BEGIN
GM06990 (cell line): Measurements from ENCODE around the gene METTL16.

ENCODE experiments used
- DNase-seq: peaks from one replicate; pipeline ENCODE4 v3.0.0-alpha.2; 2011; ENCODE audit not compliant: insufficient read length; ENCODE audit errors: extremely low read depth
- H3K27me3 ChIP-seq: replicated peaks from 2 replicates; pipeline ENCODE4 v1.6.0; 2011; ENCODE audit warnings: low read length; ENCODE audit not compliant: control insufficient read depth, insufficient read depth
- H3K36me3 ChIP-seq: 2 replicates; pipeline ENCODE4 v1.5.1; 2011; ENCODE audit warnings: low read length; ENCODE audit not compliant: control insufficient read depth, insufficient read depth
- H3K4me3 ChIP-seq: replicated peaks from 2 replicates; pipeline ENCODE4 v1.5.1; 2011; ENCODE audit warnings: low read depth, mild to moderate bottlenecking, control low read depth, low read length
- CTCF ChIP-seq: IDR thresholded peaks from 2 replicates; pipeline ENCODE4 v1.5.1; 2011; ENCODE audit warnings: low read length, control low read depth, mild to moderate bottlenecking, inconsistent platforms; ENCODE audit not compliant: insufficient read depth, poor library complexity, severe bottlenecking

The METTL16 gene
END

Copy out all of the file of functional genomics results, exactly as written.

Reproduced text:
GM06990 (cell line): Measurements from ENCODE around the gene METTL16.

ENCODE experiments used
- DNase-seq: peaks from one replicate; pipeline ENCODE4 v3.0.0-alpha.2; 2011; ENCODE audit not compliant: insufficient read length; ENCODE audit errors: extremely low read depth
- H3K27me3 ChIP-seq: replicated peaks from 2 replicates; pipeline ENCODE4 v1.6.0; 2011; ENCODE audit warnings: low read length; ENCODE audit not compliant: control insufficient read depth, insufficient read depth
- H3K36me3 ChIP-seq: 2 replicates; pipeline ENCODE4 v1.5.1; 2011; ENCODE audit warnings: low read length; ENCODE audit not compliant: control insufficient read depth, insufficient read depth
- H3K4me3 ChIP-seq: replicated peaks from 2 replicates; pipeline ENCODE4 v1.5.1; 2011; ENCODE audit warnings: low read depth, mild to moderate bottlenecking, control low read depth, low read length
- CTCF ChIP-seq: IDR thresholded peaks from 2 replicates; pipeline ENCODE4 v1.5.1; 2011; ENCODE audit warnings: low read length, control low read depth, mild to moderate bottlenecking, inconsistent platforms; ENCODE audit not compliant: insufficient read depth, poor library complexity, severe bottlenecking

The METTL16 gene